“We insist that there’s no policy to crack down on foreign workers,” Gen Sirichai said.
NCPO chief Prayuth Chan-ocha also insisted yesterday the NCPO was "regulating" the employers hiring migrant workers and it was crucial to abide by the law by formally registering the migrant labourers who currently live and work in Thailand.
NCPO deputy spokesman Winthai Suvaree also insisted the NCPO did not have any policy to crack down on migrant workers but would have to re-regulate the migrant labour that had been a problem plaguing Thailand for more than a decade.
Both employers and migrant workers should benefit from the effort to improve the working and living conditions of migrant workers, he said.
The most urgent issues facing migrant labour include the abuse of child labour, human trafficking, and the corrupt actions of some state officials and labour brokers profiting from illegal businesses associated with migrant workers, Col Winthai said.
Employers of migrant labourers are simply required now to carry on with business as usual while taking the best care of their workers, he said.
The chief aim of the NCPO's move to re-regulate migrant labour is to correctly register migrant workers so they can live and work in Thailand and receive proper work benefits including health care, he said.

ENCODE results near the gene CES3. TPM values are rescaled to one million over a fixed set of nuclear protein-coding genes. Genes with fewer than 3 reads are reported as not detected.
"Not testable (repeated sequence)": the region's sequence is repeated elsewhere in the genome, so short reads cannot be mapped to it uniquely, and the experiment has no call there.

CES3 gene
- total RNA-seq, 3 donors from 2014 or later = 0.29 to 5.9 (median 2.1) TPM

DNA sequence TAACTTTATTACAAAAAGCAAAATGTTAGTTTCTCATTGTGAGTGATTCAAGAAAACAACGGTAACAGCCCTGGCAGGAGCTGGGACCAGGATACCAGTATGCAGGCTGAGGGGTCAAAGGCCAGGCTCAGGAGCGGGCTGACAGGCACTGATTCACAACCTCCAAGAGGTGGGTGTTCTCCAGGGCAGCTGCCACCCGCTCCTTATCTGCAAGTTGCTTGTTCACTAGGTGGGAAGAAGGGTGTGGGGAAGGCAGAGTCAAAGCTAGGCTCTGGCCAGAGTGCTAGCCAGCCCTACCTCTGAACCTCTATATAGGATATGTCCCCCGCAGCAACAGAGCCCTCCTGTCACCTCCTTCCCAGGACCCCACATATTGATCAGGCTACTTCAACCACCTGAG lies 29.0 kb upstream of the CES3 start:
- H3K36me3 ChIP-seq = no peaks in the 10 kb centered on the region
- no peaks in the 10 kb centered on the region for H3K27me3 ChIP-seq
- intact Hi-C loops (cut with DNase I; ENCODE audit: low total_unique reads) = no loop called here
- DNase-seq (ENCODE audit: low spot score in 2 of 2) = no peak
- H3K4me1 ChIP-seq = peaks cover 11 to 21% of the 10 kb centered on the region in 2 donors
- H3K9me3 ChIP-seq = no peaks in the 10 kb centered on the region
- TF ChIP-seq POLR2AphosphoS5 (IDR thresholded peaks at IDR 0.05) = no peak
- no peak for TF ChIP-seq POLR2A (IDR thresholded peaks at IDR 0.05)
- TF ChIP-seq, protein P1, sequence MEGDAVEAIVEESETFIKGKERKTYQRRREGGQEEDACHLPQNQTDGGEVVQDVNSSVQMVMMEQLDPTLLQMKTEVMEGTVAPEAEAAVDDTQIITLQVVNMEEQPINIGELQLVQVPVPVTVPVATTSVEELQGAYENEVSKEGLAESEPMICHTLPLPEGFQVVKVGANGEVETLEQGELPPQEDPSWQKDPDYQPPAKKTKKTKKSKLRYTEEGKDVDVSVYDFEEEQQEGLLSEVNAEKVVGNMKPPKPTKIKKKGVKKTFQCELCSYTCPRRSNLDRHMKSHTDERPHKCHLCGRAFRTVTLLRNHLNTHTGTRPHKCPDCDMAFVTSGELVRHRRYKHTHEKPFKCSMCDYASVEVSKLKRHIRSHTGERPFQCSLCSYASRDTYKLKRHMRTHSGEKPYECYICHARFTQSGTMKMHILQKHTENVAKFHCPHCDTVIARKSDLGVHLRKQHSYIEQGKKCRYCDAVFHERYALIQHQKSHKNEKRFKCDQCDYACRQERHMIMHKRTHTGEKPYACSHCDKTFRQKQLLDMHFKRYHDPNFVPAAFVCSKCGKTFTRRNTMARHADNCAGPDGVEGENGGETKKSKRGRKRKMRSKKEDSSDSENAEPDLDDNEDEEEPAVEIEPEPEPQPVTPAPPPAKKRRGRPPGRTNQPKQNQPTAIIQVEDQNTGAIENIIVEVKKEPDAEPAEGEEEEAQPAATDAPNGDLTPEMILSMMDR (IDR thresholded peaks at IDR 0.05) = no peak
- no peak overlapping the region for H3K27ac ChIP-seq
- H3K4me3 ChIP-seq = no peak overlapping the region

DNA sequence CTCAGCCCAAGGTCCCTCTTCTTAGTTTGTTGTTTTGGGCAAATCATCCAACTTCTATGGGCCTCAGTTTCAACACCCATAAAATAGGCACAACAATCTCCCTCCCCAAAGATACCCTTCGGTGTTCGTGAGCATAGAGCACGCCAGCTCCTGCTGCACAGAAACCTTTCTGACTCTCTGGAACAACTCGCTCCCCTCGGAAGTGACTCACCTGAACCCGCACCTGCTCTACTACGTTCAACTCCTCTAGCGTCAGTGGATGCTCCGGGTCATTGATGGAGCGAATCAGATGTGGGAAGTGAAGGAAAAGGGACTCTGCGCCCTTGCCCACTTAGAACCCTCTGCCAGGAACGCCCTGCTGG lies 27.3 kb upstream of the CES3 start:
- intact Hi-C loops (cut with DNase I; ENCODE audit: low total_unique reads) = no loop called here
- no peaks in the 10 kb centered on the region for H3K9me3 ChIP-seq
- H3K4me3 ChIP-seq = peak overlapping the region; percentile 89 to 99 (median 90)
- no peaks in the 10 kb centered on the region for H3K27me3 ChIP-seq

Gen Prayuth had previously vowed to finish registering all alien workers living in Thailand in one year.
There are currently 2,233,015 legal migrant workers in Thailand — 1,741,771 Myanmar nationals, 95,888 from Laos, and 395,356 from Cambodia, said Thanich Numnoi, deputy director-general of the Employment Department.
Of the total, about 1.8 million workers had entered Thailand illegally previously but later went through nationality verification and received permission to live and work temporarily here, Mr Thanich said.
Cambodian workers travelling from Bangkok to return hom get off at Aranyaprathet railway station in Sa Kaeo province following rumours the military will launch a crackdown on migrant workers. This morning, there were fewer workers getting on trains at Hua Lumphong in Bangkok, leading to hopes the exodus had peaked. THANARAK KHOONTON
Ms Kamolwan, a construction firm owner who asked that her last name be withheld, said her 100 Cambodian workers informed her that they had to go back to Cambodia but promised to return later.
Her small firm was suffering greatly from a labour shortage, she said.
Rumours that some Cambodians had been detained and physically assaulted emerged about a month ago, she said.
"Many of my Cambodian workers insisted their parents were very concerned about their safety and that was why they had to go home," Ms Kamolwan said.
She urged the government to open a new round of migrant worker registration to turn illegal migrant workers into legal ones, saying the current policy of requiring alien workers to seek visas and work permits requires a lot of time and money.